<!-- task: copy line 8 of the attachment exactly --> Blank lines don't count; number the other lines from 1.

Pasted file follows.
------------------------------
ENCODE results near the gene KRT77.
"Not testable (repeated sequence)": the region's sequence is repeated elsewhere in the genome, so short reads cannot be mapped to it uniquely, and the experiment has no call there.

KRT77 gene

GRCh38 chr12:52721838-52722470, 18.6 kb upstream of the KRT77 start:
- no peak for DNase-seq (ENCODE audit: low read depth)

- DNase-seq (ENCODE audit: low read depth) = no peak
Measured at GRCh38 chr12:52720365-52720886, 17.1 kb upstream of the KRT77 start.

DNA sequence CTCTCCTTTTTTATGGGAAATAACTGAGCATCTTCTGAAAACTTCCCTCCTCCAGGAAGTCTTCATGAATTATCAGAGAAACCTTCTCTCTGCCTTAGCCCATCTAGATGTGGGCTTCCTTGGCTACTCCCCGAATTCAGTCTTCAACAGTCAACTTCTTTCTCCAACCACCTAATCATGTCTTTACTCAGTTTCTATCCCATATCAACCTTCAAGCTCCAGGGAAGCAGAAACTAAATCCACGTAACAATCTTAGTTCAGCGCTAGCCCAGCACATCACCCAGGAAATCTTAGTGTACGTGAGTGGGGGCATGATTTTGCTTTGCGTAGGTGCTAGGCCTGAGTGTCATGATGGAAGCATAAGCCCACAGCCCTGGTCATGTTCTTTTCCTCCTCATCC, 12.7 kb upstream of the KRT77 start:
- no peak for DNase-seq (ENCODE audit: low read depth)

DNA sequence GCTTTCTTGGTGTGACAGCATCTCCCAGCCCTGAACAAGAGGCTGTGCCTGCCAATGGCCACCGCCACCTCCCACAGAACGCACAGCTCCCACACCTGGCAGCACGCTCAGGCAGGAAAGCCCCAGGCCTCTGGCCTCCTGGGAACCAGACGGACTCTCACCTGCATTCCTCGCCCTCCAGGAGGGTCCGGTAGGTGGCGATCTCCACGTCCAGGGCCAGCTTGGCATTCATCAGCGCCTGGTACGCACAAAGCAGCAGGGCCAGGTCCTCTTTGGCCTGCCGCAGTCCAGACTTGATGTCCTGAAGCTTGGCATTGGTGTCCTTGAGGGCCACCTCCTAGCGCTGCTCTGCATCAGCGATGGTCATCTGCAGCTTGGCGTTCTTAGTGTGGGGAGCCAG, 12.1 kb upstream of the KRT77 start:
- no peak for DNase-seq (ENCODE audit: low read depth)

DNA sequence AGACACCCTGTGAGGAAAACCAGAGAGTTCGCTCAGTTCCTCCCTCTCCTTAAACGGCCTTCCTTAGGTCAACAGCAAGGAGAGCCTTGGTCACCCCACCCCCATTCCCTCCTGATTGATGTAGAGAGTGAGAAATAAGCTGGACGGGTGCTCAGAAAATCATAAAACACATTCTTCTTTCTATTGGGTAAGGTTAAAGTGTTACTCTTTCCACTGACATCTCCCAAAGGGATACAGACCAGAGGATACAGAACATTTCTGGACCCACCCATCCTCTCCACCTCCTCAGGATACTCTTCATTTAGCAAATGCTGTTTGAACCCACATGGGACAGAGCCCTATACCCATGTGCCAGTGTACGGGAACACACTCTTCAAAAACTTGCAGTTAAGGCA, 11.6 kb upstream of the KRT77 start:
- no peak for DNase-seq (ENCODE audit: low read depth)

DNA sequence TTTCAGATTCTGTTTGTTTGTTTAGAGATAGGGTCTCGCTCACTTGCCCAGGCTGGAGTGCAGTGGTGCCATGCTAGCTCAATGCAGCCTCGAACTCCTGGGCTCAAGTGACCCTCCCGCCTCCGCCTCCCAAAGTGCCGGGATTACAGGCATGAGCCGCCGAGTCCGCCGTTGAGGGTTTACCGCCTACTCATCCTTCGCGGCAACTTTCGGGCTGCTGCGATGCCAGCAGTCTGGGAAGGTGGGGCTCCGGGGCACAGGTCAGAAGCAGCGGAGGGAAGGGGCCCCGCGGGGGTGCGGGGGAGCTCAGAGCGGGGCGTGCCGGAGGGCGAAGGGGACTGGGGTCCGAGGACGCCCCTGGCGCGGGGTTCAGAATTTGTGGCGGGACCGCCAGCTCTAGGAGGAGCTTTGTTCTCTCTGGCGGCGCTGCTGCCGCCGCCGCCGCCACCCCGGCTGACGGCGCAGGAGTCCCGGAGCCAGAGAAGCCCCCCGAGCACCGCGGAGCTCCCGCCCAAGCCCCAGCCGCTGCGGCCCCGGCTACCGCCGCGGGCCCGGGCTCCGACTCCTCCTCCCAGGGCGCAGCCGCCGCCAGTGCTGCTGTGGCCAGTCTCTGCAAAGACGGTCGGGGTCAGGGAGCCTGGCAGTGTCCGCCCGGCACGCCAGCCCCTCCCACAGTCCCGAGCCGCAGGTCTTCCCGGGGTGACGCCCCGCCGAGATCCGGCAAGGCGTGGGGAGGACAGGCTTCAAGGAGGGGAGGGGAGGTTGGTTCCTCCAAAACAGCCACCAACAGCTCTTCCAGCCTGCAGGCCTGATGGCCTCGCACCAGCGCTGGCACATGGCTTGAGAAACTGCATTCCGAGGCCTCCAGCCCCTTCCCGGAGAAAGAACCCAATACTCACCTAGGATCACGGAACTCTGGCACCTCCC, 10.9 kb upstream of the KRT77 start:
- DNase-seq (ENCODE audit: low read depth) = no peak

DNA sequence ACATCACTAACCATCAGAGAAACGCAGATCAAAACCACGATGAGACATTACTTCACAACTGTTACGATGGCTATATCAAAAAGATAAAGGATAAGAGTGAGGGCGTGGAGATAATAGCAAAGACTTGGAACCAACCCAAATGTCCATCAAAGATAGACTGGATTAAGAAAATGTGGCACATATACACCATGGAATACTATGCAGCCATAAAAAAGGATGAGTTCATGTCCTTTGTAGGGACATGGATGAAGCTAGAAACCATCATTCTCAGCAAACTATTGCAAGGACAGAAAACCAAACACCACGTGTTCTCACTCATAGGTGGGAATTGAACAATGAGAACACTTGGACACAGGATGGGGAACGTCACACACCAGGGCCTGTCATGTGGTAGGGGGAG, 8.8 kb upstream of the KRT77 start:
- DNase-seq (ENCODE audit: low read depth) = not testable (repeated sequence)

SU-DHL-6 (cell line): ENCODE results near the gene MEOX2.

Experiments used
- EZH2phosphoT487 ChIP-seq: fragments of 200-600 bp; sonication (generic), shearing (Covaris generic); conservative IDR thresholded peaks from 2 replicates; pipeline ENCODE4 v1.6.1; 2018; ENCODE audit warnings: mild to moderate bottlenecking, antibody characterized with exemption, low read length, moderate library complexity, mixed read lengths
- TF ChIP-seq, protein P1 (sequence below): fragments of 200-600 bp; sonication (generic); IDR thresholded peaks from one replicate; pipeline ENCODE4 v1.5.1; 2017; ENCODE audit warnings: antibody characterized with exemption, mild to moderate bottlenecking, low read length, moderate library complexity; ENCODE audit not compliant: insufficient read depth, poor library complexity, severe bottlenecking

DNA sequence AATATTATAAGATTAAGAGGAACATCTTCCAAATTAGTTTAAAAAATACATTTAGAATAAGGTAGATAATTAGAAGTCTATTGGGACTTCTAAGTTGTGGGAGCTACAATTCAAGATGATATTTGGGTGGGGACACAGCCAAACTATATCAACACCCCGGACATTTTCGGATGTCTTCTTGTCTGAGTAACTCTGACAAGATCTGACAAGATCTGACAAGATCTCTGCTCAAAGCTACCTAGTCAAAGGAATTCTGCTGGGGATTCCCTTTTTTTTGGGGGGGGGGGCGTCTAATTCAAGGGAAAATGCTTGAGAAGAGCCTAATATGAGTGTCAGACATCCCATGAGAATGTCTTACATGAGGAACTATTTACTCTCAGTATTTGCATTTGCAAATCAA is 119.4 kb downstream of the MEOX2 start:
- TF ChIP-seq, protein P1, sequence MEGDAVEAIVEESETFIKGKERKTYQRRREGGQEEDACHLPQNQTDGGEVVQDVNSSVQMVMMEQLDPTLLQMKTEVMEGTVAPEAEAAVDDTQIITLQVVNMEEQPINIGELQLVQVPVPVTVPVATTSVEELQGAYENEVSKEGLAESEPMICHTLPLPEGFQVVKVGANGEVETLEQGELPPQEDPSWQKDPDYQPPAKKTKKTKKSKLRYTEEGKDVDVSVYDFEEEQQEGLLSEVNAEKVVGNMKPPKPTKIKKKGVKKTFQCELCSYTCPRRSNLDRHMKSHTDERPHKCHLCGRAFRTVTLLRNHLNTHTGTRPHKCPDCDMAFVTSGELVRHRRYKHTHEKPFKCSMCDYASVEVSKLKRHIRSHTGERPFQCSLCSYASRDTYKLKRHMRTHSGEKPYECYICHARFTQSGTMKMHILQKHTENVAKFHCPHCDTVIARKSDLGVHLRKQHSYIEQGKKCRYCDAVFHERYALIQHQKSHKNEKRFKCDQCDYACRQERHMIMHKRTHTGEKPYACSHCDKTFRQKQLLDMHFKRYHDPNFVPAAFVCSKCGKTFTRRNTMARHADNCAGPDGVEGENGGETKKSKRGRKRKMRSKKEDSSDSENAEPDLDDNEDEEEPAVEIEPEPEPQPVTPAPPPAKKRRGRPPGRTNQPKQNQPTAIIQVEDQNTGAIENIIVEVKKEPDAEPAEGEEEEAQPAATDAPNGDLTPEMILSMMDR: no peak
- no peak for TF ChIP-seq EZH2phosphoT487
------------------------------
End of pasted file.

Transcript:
DNA sequence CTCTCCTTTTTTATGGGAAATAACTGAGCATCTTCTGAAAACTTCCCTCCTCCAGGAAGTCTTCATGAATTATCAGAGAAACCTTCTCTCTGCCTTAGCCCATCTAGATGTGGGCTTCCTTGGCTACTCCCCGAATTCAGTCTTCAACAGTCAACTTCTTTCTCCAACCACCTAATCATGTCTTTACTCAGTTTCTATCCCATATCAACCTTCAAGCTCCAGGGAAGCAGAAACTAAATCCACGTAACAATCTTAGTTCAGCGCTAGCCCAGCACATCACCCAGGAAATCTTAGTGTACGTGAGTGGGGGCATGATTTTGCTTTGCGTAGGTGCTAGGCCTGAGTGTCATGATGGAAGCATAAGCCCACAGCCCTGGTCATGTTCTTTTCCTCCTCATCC, 12.7 kb upstream of the KRT77 start: